WCVM’s veterinary diagnostic complex opens

The veterinary microbiology lab is part of the new veterinary diagnostics complex that opened in November 2011. Photo: Debra Marshall.

The final phase of the Western College of Veterinary Medicine’s infrastructure project wrapped up in November 2011 with the completion of Western Canada’s most comprehensive, biosecure laboratory complex for all animal species.

Supported by the federal and provincial governments through the Knowledge Infrastructure Program (KIP), this facility allows veterinarians to rapidly diagnose high-risk cases of animal disease and infectious pathogens. It also provides biosecure space for researchers to study diseases such as BSE and chronic wasting disease.

To mark the completion of the veterinary diagnostics facility as well as two other KIP-supported projects at the University of Saskatchewan, the WCVM hosted a celebration on November 18 that drew guests from the federal and provincial governments, the U of S and the city of Saskatoon.

The diagnostics complex, along with the construction of a steam tunnel underneath Veterinary Road and major roof renewal projects across campus, were part of the $118 million in KIP funding that the Governments of Canada and Saskatchewan announced in June 2009. The federal and provincial governments and the U of S provided $27.6 million in combined funding for the three on campus projects.

“Our government’s investment in post-secondary infrastructure has given the Western College of Veterinary Medicine’s students and researchers the facilities they need to be global leaders in their fields,” said Brad Trost, federal MP for Saskatoon-Humboldt. “This project will allow the U of S to strengthen its capacity and build on its reputation as a leading institution of higher learning.”

The KIP-funded projects at the U of S are:

  • The upgrade and enhancement to the infrastructure and facilities at the WCVM, providing critical diagnostic capacity and relevant research in animal health, public health, environmental health and food safety.
  • Campus-wide roof renewal projects that ensure the preservation of physical assets and the continuity of university programming, and reduce energy consumption and greenhouse gas emissions.
  • The construction of a steam tunnel connecting the Canadian Light Source and Vaccine and Infectious Disease Organization (VIDO). This project helps to support nationally important, world-class research, decrease energy losses, improve safety and service reliability, save water and reduce the use of treatment chemicals.

“Our government recognizes the value of investing in Saskatchewan’s post secondary education and these infrastructure investments provide real benefit for students and researchers,” said Saskatchewan Advanced Education, Employment and Immigration Minister Rob Norris. “The upgrades at the U of S will continue to move Saskatchewan forward as a leader in research education and innovation, maintaining our strong and steady economy.”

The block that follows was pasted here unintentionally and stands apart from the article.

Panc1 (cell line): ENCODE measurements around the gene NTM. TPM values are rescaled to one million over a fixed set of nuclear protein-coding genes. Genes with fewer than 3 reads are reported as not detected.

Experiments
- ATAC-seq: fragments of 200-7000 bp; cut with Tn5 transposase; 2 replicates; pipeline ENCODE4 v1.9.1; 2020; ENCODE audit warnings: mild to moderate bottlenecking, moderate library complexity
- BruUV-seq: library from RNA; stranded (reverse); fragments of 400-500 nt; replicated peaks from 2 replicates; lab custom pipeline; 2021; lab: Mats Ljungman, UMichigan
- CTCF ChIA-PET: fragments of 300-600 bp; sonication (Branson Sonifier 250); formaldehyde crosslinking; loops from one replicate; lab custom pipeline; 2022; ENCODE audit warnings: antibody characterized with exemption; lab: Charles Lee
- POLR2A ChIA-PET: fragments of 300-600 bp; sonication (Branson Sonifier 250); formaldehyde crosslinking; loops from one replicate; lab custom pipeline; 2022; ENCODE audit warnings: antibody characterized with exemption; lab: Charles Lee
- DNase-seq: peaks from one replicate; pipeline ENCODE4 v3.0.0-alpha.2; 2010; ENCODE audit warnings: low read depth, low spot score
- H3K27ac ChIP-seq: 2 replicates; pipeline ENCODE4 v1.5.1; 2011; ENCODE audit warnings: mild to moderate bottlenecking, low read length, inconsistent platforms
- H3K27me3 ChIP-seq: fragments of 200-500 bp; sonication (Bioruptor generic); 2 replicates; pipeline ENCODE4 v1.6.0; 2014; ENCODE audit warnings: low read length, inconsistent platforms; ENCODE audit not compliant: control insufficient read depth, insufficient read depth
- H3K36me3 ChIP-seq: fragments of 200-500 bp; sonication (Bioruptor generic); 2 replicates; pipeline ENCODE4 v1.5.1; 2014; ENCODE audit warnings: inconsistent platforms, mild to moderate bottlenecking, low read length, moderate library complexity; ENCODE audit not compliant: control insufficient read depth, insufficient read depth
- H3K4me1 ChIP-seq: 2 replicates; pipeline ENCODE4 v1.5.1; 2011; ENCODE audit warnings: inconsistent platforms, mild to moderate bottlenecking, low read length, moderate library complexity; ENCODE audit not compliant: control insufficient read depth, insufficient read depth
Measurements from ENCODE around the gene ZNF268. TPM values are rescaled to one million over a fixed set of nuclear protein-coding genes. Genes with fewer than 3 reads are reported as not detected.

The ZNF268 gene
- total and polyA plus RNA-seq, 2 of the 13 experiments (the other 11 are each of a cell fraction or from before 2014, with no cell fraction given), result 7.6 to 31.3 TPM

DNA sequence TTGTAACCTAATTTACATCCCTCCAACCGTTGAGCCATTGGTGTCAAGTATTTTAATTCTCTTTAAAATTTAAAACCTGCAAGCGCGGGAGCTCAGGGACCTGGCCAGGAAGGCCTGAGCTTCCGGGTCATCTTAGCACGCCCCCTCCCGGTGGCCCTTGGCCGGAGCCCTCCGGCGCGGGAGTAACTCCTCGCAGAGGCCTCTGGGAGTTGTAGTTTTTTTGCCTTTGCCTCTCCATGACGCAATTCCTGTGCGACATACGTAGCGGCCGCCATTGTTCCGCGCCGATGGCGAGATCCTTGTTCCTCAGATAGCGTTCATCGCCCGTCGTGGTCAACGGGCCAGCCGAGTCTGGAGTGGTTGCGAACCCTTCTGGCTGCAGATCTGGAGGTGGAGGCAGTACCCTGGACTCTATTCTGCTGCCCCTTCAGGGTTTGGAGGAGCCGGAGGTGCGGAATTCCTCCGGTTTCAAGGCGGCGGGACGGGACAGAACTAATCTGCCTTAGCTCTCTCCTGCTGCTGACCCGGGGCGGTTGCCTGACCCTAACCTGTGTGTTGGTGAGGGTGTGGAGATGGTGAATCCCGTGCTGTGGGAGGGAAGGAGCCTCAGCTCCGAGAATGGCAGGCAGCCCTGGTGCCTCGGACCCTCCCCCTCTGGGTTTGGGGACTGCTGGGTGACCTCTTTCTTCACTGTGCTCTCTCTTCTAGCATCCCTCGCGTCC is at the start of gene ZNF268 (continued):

“This investment is not just about bricks and mortar — it’s about laying the foundation for the future for education, research and innovation,” said Richard Florizone, vice-president of finance at the U of S. “The new state-of-the-art diagnostics lab complex, for instance, will result in faster responses to emerging diseases to protect Canada’s food chain, as well as innovations in diagnostic and clinical techniques and specialized training for the next generation of veterinarians.”

The special event was held in the college’s new pathology demonstration area that provides students, faculty and staff with exceptional views of specimens during pathology courses, disease investigations and presentations. “This unique demonstration area is ideally set up so a veterinary student or graduate student can view actual specimens, learn more about interesting cases and be an active participant in the disease investigation process,” said Dr. Jennifer Brazzell, a graduate student in the WCVM’s Department of Veterinary Pathology.

Dignitaries also toured through the new veterinary microbiology laboratory that is part of the KIP-supported veterinary diagnostics complex project. This new area brings together nearly all of the diagnostic services including laboratories for the study of virology, immunology, bacteriology, serology (blood serum studies), toxicology, and prion diseases.

Prairie Diagnostic Services (PDS), owned by the Province of Saskatchewan and the U of S, is based in the new diagnostics complex at the veterinary college. PDS provides veterinary diagnostic services for western Canadians and participates in national disease surveillance.

KIP was a two-year, $2 billion program that provided economic stimulus measures to support infrastructure enhancement at Canadian post-secondary institutions, including universities and community colleges. It resulted in the creation of jobs for engineers, architects, trades people and technicians, as well as helped ensure that Saskatchewan and Canada are better positioned to contribute to, and benefit from, the global knowledge economy.

For more information, view the Government of Saskatchewan news release.


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